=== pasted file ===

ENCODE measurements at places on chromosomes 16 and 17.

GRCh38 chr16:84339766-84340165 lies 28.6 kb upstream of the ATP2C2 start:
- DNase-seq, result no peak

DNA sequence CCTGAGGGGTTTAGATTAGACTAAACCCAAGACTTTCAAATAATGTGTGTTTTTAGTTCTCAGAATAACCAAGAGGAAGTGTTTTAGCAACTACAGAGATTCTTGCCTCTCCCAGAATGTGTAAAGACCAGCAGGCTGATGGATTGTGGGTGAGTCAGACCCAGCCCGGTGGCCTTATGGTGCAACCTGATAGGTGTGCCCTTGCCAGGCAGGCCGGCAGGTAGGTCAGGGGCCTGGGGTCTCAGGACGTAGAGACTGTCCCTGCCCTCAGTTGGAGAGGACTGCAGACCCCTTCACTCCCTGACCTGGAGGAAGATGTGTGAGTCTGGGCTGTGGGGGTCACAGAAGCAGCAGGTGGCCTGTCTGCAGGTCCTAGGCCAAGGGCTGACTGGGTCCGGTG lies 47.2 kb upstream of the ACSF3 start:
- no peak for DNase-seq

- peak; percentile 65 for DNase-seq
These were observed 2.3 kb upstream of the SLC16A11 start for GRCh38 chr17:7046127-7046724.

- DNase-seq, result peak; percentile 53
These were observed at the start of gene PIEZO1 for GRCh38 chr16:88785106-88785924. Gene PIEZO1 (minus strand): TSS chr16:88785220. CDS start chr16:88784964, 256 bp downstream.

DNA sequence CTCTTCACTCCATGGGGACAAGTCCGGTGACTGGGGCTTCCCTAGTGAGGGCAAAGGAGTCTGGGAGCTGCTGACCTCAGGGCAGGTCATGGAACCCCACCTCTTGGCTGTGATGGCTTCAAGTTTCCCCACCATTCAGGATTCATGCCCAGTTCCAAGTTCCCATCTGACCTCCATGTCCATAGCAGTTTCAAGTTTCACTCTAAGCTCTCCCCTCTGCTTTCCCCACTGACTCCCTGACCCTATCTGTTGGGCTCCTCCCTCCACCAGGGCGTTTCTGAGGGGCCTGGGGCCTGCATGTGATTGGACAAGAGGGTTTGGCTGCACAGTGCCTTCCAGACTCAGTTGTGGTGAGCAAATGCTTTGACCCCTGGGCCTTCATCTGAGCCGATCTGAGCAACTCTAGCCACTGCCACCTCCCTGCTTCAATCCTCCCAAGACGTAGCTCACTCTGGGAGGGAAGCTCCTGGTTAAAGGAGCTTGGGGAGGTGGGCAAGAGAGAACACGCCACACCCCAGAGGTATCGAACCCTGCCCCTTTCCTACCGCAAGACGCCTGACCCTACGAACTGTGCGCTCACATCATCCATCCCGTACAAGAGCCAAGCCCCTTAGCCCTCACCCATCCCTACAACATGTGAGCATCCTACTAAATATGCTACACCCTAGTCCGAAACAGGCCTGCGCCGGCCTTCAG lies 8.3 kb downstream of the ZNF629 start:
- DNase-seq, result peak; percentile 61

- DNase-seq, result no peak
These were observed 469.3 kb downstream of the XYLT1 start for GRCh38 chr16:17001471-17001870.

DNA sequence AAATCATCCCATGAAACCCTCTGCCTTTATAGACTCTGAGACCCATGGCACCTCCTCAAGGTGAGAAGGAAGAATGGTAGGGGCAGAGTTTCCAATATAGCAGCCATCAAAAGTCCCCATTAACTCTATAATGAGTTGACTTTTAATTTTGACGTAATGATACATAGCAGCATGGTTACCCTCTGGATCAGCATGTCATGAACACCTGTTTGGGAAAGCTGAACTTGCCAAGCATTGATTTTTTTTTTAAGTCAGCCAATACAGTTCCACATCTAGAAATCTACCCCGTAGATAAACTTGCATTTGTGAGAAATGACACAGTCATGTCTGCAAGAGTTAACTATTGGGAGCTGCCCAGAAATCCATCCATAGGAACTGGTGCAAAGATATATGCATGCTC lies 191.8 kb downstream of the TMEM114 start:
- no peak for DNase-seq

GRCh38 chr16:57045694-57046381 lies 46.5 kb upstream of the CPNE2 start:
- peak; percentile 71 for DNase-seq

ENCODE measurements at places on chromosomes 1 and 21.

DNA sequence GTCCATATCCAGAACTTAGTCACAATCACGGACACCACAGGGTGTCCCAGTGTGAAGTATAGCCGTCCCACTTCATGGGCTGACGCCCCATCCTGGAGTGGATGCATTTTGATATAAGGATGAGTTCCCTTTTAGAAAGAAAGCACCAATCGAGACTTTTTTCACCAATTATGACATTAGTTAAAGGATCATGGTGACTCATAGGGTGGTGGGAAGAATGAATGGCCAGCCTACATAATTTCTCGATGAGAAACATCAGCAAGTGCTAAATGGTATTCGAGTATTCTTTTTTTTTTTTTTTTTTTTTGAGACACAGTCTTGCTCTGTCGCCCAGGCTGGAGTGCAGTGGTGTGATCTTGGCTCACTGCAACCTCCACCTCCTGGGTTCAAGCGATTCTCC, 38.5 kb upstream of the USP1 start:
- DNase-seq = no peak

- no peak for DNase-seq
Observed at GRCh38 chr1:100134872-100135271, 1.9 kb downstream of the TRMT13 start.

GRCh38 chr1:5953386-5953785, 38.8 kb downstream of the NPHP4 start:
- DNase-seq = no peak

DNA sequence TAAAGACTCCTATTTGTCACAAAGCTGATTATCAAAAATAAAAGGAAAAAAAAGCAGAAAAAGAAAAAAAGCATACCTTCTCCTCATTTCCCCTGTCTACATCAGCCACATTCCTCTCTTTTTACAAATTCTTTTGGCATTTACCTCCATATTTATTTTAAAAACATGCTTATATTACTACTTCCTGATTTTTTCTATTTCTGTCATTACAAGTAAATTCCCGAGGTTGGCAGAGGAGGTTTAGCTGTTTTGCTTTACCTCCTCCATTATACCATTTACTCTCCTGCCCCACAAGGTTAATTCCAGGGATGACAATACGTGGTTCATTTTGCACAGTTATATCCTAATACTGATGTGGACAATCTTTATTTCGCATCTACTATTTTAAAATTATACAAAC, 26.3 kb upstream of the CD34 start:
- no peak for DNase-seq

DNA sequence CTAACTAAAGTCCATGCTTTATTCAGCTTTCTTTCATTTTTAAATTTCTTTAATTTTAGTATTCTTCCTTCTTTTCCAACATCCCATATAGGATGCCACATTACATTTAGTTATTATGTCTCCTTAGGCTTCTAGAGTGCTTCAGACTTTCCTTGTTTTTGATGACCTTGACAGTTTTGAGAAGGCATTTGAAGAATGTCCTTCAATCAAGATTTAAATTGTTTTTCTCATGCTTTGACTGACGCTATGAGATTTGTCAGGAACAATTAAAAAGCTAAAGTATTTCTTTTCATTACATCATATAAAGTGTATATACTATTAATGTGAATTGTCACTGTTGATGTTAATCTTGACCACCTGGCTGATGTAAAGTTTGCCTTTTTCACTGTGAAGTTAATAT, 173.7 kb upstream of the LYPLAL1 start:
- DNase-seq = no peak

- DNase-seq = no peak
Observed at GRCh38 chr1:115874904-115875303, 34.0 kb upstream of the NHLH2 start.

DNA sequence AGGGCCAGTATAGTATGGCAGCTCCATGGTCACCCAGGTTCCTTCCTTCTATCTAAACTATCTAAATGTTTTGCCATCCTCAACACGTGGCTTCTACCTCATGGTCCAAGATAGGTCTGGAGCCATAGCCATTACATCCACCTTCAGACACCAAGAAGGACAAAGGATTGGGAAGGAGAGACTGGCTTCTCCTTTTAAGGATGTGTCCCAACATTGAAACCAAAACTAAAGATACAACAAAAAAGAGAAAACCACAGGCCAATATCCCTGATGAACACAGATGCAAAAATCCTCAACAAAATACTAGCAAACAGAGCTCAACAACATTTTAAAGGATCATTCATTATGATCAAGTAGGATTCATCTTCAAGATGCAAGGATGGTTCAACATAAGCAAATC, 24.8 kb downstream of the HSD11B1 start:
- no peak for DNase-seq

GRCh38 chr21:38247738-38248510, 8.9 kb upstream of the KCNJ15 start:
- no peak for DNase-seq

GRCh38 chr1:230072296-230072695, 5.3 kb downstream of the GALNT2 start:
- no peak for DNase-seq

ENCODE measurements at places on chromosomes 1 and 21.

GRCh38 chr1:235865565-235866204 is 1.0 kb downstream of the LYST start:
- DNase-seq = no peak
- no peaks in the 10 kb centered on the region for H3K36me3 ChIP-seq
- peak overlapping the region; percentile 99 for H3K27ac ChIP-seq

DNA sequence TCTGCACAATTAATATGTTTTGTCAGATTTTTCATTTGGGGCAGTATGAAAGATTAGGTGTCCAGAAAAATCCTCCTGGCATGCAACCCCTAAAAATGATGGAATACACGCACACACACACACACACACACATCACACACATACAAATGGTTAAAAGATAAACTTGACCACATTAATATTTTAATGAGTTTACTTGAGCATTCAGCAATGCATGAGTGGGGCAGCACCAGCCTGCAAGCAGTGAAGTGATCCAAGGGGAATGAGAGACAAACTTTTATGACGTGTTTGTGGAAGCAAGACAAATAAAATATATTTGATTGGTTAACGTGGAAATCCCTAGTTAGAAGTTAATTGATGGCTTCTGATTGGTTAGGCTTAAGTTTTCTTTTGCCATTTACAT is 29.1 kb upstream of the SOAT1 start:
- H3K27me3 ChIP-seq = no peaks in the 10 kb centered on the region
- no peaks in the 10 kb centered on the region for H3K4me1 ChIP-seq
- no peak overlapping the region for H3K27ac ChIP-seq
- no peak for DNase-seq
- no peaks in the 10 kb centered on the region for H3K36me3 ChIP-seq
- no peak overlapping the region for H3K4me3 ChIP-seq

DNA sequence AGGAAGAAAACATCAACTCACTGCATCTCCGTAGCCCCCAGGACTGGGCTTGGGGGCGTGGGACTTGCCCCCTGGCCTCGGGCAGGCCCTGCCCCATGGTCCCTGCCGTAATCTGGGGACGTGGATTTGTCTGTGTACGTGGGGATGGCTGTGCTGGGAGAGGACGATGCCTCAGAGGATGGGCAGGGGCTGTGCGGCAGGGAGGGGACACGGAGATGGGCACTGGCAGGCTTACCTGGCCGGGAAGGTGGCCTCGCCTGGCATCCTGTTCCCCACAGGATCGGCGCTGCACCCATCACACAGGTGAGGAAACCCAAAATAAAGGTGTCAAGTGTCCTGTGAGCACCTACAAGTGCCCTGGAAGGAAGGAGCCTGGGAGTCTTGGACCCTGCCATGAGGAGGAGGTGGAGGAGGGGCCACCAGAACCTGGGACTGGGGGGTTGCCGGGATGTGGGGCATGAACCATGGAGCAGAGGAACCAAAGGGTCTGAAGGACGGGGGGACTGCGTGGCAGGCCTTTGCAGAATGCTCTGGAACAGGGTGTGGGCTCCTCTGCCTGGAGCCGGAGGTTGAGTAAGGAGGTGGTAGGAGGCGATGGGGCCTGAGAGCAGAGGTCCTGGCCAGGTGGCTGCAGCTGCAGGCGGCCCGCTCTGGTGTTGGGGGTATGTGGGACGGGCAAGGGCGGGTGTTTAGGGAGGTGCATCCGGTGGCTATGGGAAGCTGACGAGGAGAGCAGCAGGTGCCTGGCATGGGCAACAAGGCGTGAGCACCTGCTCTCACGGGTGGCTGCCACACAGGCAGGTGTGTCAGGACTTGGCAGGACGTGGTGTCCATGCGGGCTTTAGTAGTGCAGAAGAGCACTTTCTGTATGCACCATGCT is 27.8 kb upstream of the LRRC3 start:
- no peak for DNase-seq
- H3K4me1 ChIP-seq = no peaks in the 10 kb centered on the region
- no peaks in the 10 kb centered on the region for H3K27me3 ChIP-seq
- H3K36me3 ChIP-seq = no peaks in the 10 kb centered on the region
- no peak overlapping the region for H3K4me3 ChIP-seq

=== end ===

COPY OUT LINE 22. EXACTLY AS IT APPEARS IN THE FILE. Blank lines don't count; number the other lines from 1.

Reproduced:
Observed at GRCh38 chr1:100134872-100135271, 1.9 kb downstream of the TRMT13 start.